Microbial diversity was assessed by Illumina iTag sequencing of the V4 region of the 16S rRNA gene, using a protocol recommended by the Earth Microbiome Project (Caporaso et al., 2012) and sequenced with Illumina Tag sequencing by Laragen, Inc. (Los Angeles, CA) as previously described (Caporaso et al., 2012; Case et al., 2015). The V4 region of the 16S rRNA gene was amplified using degenerate 515F and 806R primer pairs (5'-GTGCCAGCMGCCGCGGTAA-3' and 5'-GGACTACHVGGGTWTCTAAT-3'). Each sample was amplified in duplicate and the resulting amplicons were pooled. Each reaction was 15 μl total: 7.5 μl Q5 Hot Start High-Fidelity 2x Master Mix (New England BioLabs, Inc.), 5 μl DNAse-free water, 0.75 μl of each primer at 10 μM, and 1 μl of gDNA extract (~0.5 ng/μl) from the sample. Reactions were held at 98°C for 2 min to denature the DNA, with amplification proceeding for 30 cycles at 98°C for 10 s, 54°C for 20 s, 72°C for 20 s; a final extension of 72°C for 2 min was added for complete amplification. These PCR products are checked for purity via gel electrophoresis and the DNA concentration quantified by Qubit HS (Bio-Rad, Inc.) before they are barcoded for sequencing. Barcoding primers include the original primer sequence as well as linkers, adapters, and on the reverse primer, a unique barcode as described previously (Mason et al., 2015). The reaction used 5 μl of the 16S rRNA DNA product, 12.5 μl of Q5 Host Start Master Mix, 1.25 μl of 10 μM forward primer, 5 μl of 2.5 μM reverse primer, and 1.25 μl DNAse-free water. Reaction temperatures were the same as above.
Extraction controls and no-template controls were included in every sequencing run; controls were amplified with 45 reaction cycles in the initial PCR reaction to produce a quantifiable PCR product. Autoclaved control minerals that were not incubated in situ were also extracted and sequenced after 45 cycles of amplification (control minerals amplified 30 times did not produce a detectable gel electrophoresis band) to control for DNA that may have survived sterilization. Supplementary Figure S1 is a comparison of mineral controls vs. incubated minerals. Sequencing sample metadata is listed in Supplementary Table S5, and the resulting OTU table with the associated sequence and taxonomic identification is listed in Supplementary Table S6. Raw sequenced data is available at the NCBI SRA database with accession number PRJNA605006.
Illumina Amplicon Sequence Analysis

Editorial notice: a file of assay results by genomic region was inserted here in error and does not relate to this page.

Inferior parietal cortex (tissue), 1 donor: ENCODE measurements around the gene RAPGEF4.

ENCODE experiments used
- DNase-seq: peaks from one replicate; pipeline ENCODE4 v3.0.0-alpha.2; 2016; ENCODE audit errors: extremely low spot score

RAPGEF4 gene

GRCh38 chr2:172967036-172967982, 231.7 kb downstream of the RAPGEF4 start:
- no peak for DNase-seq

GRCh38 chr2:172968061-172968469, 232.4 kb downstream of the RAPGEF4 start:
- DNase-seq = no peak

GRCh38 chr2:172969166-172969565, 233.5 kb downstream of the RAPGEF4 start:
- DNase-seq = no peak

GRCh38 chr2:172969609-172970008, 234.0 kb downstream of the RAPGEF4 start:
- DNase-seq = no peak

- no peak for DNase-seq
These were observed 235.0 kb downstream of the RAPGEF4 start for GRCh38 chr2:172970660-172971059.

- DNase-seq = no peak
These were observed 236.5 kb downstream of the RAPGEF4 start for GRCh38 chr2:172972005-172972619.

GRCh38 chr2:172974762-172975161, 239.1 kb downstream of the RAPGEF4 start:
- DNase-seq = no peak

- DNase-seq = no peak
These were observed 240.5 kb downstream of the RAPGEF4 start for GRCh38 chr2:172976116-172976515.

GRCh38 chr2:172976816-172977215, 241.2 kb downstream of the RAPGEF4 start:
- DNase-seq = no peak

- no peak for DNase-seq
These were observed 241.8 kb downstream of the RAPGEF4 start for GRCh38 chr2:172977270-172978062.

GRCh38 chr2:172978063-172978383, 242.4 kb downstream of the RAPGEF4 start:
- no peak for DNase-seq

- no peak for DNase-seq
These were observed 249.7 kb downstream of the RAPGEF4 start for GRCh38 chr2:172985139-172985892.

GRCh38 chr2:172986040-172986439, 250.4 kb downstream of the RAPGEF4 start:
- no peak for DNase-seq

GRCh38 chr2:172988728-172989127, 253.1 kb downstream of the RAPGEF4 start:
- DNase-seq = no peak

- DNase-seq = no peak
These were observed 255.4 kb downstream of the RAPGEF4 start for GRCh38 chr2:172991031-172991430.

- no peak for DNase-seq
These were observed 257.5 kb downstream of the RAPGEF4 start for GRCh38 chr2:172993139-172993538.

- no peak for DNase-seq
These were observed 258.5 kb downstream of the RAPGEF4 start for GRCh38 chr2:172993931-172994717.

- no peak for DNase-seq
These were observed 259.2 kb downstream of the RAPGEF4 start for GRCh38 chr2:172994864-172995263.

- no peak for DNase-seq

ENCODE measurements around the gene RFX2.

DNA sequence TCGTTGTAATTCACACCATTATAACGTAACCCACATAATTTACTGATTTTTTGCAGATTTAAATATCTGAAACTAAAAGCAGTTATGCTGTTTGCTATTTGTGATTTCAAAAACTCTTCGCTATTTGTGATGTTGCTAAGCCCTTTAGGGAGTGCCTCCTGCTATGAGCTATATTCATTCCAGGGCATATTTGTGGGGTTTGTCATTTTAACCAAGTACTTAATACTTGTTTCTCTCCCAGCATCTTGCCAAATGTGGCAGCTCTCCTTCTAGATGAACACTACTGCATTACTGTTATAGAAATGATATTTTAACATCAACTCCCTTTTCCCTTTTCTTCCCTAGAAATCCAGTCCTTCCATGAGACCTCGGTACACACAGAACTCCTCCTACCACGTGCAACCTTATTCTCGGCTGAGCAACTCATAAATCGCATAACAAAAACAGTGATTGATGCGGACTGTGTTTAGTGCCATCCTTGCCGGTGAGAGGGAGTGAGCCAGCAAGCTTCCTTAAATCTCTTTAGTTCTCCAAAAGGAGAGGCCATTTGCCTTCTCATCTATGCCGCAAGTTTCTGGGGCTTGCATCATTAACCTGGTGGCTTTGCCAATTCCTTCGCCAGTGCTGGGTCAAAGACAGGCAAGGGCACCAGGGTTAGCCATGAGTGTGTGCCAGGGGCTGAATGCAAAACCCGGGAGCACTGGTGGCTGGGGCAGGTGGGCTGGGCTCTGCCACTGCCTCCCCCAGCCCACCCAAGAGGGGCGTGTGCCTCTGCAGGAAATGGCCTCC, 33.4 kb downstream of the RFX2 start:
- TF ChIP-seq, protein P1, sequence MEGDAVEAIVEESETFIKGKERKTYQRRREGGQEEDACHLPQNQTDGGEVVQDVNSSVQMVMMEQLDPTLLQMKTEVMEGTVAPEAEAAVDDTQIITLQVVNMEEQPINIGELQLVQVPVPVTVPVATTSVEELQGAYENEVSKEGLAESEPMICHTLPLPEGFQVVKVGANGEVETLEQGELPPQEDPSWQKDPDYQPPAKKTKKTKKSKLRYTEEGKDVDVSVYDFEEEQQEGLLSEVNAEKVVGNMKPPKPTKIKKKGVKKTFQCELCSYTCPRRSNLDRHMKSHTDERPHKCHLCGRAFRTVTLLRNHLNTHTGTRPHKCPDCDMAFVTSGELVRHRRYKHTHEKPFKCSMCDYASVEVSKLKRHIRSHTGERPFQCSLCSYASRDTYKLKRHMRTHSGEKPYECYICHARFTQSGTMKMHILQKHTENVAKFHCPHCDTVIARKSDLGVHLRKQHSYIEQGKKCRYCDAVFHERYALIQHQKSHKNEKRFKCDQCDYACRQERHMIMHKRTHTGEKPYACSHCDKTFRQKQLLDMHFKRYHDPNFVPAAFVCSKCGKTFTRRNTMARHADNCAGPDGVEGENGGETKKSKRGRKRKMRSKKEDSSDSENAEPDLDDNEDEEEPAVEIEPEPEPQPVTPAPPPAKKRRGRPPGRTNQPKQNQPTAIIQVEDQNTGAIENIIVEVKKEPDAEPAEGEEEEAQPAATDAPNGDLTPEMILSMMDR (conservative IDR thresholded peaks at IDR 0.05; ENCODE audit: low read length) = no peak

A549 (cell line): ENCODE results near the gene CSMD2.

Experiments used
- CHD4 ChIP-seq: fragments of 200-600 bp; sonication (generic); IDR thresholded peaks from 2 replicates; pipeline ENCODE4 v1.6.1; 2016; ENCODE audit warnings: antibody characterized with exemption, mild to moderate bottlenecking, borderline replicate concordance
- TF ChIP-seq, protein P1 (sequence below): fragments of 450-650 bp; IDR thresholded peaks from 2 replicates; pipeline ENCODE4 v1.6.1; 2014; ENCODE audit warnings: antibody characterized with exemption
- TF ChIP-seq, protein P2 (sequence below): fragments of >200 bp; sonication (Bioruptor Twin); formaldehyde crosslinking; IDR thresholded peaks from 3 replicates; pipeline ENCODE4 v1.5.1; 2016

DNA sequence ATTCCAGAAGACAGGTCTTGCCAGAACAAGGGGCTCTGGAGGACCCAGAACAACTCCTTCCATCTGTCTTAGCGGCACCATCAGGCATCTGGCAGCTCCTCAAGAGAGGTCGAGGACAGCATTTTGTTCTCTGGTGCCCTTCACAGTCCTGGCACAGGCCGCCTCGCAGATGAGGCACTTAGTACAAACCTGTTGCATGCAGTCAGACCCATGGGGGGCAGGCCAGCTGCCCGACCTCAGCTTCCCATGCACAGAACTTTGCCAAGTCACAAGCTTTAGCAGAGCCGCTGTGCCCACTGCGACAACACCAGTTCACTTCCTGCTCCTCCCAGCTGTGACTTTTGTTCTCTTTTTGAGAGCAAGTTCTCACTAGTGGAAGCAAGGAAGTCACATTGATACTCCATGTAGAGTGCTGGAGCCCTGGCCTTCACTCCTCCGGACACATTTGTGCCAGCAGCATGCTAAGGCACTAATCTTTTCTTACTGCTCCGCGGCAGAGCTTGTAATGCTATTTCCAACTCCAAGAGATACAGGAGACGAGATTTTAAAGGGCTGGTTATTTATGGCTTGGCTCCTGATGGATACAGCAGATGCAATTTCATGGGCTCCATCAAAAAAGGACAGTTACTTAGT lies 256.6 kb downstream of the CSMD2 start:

In-house amplicon processing was completed with QIIME 1.8.0 and included joining paired-ends, quality trimming, 99% OTU clustering, singleton removal, and 0.01% relative abundance threshold removal (Caporaso et al., 2010). Remaining OTUs were then manually checked against sequenced extraction and no-template controls and non-incubated mineral controls to remove contaminating sequences. OTUs with relative abundance ≥0.05% in the controls were removed from the dataset. A total of 118 OTUs were removed during this step, leaving 520 OTUs remaining after all filtering steps. The average number of reads per sample remaining after quality-score filtering and removal of singletons, threshold filtering, and manual contaminant filtering was 23,742, with a range of 5,287–47,225. The Shannon diversity index and Chao1 richness estimate were computed for each sample and are listed in Supplementary Table S5. Although some studies examining high-throughput sequencing data rarefy each sample to the lowest sequence sample, we chose not to rarefy due to several recent studies that indicate that this transformation is not appropriate and can impede detection of differential abundance (McMurdie and Holmes, 2014; Weiss et al., 2017). These studies indicate that transforming sequence counts into relative abundance is more effective at detecting true differential abundance and does not require discarding valid data. Taxonomic assignments for each OTU were generated by comparing against the Silva 138 database (90% cut-off). Further statistical analyses, including non-metric multidimensional scaling (NMDS), analysis of similarity (ANOSIM), similarity percentage (SIMPER), and one-way ANOVA were conducted in R (R Core Team, 2014) with the vegan ecological statistics package. NMDS analyses were conducted after performing a fourth root transformation to the relative abundance data, following studies indicating that this is a simple but effective way to evaluate differential abundance in microbial communities (McMurdie and Holmes, 2014; Weiss et al., 2017). These analyses construct de novo ordinations based on ranked dissimilarities, and the fit of the ordination is measured by the “stress.” In general, stress values below 0.2 are acceptable, and all NMDS ordinations presented here have stress <0.2. In our ANOSIM tests, p < 0.05 were considered significant. ANOSIM R values indicate the strength of dissimilarity between groups from 0 to a maximum of 1. SIMPER tests were applied in R to identify specific OTUs with different relative abundances between sample groups, such as between mineral types or between individual incubations. OTUs identified by SIMPER that contributed most to sample differentiation were included for presentation, with the significance of the differential abundance of individual OTUs assessed by ANOVA. Venn diagrams of community overlap (Supplementary Figure S6) were made with Venny (Oliveros, 2007–2015).